In this week’s Scambook news video, Kevan reviews free credit report websites. He talks about important reasons to get your credit history and score, such as buying a home, purchasing a new car, taking out a loan or protecting against identity theft.
He goes on to talk about how most people go online nowadays to check their credit reports and how there are a lot of sites with hidden monthly fees and how they automatically sign you up for a subscription service you don’t want. Kevan then discusses how a lot of these bogus sites look legitimate and how difficult it can be to get in touch with customer service. Lastly, he gives tips about how to avoid these unwanted charges and also recommends using AnnualCreditReport.com, the only credit reporting site that’s authorized by the FTC.
Here’s a scenario we see far too often on Scambook. You’re curious about your credit history, so you submit one of the 1.2 million Google searches per month for the phrase “free credit report.” You click a credit reporting website at random, or maybe you select a site because you’ve seen them advertise on TV and the jingle got stuck in your head.
The site that loads could look perfectly legit and official. Maybe it features a slick web design, a Verisign logo, a member login and other traits that put you at ease. After all, the online companies that cheat you out of your hard-earned dollars always have bad spelling and millions of obnoxious pop-up ads, right?
As too many Scambook members have discovered, even a professional website run by a real company can still hit you with hidden fees.
Why do you run into these free offers all the time when you’re surfing the web? It’s because free credit report sites frequently use affiliate programs. This means that the credit reporting companies (the merchant sites) have agreements in place with other websites (the affiliates) to publish their ads and link to their product, service or special offer — in this case, the “free” credit reports. Depending on the arrangement, the affiliate site can be paid for increasing the merchant site’s number of orders or simply bringing them traffic. That’s why those “click here for your free credit score” ads are everywhere on the internet!
A lot of these sites also require a $1 fee to process your credit history. They claim that it’s a fully-refundable, one-time charge, but now they have your credit card number, debit card number or other banking information. Scambook members report that after they receive their credit report from credit sites, they begin to see a $29.99 monthly charge on their account.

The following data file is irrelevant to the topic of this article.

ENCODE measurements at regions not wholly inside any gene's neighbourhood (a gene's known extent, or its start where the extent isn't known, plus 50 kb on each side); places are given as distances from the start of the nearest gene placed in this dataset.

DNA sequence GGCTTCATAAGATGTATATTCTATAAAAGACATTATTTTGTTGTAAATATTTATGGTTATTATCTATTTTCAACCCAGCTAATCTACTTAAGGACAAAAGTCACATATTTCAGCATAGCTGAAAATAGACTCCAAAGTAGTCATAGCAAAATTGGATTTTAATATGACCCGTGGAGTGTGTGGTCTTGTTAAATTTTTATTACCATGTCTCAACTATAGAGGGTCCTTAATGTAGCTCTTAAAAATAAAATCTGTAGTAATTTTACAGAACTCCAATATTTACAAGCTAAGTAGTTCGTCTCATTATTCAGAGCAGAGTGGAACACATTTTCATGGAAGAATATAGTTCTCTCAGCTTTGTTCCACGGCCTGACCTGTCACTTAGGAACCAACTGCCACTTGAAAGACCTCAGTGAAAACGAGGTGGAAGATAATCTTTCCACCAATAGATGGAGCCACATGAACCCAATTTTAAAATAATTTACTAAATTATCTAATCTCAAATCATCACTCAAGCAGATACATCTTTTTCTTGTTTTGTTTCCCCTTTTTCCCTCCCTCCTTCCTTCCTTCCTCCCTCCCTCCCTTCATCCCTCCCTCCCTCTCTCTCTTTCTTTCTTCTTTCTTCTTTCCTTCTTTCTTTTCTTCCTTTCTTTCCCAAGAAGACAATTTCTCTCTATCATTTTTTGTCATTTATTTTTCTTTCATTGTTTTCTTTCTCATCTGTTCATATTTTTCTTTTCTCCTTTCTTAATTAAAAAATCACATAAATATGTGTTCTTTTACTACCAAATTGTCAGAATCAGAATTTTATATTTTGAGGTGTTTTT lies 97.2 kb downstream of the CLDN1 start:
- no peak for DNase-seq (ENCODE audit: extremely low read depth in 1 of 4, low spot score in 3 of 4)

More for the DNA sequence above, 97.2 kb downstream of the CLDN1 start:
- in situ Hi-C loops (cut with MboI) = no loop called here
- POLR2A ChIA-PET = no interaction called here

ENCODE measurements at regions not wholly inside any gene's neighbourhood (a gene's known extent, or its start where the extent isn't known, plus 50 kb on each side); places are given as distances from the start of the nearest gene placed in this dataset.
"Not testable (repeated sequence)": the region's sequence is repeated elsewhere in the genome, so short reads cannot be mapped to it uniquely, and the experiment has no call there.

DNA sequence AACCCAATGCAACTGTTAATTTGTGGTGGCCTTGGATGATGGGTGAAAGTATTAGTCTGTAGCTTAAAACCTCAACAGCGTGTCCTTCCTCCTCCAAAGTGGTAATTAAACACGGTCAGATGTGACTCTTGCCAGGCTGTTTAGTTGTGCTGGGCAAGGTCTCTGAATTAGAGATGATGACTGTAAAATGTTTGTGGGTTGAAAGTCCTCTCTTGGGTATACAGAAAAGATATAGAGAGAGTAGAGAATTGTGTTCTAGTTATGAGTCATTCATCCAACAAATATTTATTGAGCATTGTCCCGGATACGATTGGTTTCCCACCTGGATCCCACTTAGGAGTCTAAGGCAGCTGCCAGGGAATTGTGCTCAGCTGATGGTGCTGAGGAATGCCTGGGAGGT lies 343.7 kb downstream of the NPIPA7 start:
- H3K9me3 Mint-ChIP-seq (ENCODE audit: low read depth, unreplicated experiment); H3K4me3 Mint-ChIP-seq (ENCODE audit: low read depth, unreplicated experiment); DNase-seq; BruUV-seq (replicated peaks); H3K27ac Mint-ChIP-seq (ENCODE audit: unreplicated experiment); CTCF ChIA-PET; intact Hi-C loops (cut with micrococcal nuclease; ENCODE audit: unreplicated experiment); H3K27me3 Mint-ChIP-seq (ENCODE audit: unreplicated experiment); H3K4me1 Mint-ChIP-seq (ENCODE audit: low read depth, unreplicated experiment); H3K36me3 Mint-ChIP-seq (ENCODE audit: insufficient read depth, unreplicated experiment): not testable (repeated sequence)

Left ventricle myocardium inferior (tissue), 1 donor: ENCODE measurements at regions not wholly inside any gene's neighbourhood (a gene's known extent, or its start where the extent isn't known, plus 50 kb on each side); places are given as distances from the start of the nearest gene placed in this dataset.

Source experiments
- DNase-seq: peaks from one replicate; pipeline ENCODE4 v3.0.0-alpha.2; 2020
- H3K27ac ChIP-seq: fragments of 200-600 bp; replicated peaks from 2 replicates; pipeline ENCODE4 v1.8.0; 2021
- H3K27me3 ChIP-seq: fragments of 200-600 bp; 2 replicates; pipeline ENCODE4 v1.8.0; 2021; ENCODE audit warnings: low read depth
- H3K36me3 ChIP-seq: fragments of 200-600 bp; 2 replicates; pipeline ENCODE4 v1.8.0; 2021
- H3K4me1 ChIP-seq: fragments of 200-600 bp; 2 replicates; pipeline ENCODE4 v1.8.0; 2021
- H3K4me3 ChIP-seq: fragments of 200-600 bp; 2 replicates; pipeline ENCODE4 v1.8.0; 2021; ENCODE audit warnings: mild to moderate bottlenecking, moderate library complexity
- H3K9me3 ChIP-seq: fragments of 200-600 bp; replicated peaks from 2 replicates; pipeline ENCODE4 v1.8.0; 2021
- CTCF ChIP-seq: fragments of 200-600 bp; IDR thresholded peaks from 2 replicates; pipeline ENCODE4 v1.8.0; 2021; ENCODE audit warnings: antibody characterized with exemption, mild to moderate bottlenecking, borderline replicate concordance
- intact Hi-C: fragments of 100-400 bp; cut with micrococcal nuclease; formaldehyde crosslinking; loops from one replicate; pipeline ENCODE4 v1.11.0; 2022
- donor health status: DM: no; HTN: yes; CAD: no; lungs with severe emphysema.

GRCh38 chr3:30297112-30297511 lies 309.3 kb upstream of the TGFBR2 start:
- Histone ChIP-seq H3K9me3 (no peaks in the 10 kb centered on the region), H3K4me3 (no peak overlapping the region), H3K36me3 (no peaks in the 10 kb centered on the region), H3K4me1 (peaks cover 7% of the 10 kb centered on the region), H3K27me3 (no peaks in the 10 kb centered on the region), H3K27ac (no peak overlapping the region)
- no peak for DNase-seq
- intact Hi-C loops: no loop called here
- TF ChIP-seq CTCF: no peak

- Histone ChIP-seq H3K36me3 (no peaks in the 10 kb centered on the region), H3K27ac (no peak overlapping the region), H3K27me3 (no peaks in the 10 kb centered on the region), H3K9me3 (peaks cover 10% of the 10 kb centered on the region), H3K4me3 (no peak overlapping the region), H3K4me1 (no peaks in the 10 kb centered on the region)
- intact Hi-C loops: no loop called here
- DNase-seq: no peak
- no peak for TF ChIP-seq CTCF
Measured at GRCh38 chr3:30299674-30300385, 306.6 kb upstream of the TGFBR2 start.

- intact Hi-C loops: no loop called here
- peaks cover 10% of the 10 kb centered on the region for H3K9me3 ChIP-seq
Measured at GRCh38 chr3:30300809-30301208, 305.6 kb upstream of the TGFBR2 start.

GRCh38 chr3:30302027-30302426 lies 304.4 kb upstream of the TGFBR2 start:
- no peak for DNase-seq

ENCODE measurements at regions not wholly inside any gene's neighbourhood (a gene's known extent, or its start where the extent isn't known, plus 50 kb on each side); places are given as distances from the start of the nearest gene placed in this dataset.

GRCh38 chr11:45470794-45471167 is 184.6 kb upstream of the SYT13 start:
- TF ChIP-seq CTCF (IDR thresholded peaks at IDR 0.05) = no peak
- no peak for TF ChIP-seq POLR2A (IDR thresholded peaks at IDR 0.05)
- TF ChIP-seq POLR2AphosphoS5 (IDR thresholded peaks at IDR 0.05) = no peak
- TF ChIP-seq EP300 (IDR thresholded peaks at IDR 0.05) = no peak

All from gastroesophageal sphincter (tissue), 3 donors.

To avoid these charges, users often need to cancel within 7 days by calling customer service. But our members report that this can be a real nightmare and even if you get through to a customer service agent and cancel your subscription, a full refund is rarely forthcoming.
So how do you protect yourself against these unwanted charges?
Follow these simple tips from this week’s video to save yourself time, money and the hassle of dealing with bad customer service.
Tip #1: ALWAYS READ THE FINE PRINT.
Tip #2: If something is advertised as free, you shouldn’t be asked to pay for it.
This is a big red flag. A one dollar processing fee might not seem like much money, but it means that the product or service you’re buying isn’t free. When you’re signing up for a free offer online and the website wants your credit card information, it’s a warning sign that you may get hit with fees or other unexpected charges.
Tip #3: Visit AnnualCreditReport.com for your free credit report online.
AnnualCreditReport.com doesn’t have hidden monthly fees and it’s the only credit reporting website that’s authorized by the Federal Trade Commission (FTC). Thanks to the Federal Fair and Accurate Credit Transactions Act of 2003, consumers nationwide are eligible to receive up to 3 free credit reports every 12 months. AnnualCreditReport.com is maintained by Experian, Equifax and TransUnion, the three major credit reporting agencies in the United States. If you want to use another credit reporting website, just make sure you look them up on Scambook first.